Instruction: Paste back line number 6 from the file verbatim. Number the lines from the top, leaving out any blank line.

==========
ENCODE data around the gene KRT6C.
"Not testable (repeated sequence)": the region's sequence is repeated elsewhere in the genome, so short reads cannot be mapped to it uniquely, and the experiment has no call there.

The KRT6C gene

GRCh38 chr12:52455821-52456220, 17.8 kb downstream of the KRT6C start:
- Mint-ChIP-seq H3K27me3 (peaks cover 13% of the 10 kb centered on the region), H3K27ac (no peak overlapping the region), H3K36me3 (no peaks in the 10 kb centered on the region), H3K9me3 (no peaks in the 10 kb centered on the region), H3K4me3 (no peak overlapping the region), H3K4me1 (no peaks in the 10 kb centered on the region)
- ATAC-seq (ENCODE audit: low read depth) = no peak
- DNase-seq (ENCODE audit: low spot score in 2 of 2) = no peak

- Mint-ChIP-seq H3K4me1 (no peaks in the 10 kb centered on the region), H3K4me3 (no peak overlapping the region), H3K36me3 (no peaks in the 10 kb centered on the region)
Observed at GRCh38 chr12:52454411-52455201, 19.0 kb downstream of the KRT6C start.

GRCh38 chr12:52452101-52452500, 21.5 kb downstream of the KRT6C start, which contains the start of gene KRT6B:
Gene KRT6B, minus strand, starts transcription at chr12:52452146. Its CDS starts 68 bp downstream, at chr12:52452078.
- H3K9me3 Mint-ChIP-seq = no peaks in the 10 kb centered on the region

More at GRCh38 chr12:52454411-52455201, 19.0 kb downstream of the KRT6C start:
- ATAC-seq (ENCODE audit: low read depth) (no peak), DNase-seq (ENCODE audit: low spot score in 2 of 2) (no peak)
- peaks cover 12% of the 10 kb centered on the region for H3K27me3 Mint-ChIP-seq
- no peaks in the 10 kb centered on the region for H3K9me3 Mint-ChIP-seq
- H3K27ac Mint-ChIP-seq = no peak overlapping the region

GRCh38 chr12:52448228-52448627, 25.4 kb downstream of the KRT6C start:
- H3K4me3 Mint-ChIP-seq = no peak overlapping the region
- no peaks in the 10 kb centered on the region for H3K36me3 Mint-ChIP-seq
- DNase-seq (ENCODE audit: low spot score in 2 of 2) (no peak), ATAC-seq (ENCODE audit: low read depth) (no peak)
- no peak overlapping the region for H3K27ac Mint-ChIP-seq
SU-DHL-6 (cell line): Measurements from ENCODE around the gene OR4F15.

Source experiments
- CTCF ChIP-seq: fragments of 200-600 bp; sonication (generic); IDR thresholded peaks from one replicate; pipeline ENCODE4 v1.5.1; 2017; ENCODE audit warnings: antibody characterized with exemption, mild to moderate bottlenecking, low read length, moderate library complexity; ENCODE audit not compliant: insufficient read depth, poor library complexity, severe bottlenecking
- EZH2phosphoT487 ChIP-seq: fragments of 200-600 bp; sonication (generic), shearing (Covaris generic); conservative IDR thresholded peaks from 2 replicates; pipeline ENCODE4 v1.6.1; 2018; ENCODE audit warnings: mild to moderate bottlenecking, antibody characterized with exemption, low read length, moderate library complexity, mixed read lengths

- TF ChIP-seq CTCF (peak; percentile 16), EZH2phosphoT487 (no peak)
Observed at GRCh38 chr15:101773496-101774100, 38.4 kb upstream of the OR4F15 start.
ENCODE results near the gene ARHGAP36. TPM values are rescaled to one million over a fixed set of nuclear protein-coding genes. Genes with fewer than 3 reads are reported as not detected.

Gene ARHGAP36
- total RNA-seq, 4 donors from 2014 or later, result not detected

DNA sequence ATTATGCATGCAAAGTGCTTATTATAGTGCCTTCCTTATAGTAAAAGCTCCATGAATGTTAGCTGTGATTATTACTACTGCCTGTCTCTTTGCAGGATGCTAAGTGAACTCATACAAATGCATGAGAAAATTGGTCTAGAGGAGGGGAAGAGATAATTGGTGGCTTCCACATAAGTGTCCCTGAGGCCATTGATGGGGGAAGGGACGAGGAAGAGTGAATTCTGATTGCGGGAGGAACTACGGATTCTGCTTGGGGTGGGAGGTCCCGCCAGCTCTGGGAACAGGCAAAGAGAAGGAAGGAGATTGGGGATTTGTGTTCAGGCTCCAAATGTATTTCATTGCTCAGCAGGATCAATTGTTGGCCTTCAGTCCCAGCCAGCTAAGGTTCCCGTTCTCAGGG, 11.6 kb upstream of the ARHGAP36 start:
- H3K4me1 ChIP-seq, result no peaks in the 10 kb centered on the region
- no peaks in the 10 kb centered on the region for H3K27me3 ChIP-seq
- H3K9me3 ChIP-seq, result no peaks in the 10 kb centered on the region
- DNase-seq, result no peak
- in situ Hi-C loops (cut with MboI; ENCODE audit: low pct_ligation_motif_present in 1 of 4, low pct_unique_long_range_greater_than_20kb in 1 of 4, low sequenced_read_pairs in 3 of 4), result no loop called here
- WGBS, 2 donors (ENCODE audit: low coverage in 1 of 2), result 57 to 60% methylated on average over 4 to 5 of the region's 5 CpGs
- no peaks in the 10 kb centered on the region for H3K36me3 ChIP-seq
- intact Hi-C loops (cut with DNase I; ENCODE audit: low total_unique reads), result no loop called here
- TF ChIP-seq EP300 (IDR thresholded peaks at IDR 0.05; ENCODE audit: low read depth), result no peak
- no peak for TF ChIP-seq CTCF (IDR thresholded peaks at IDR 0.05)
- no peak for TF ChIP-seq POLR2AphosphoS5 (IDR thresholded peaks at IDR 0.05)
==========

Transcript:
- ATAC-seq (ENCODE audit: low read depth) = no peak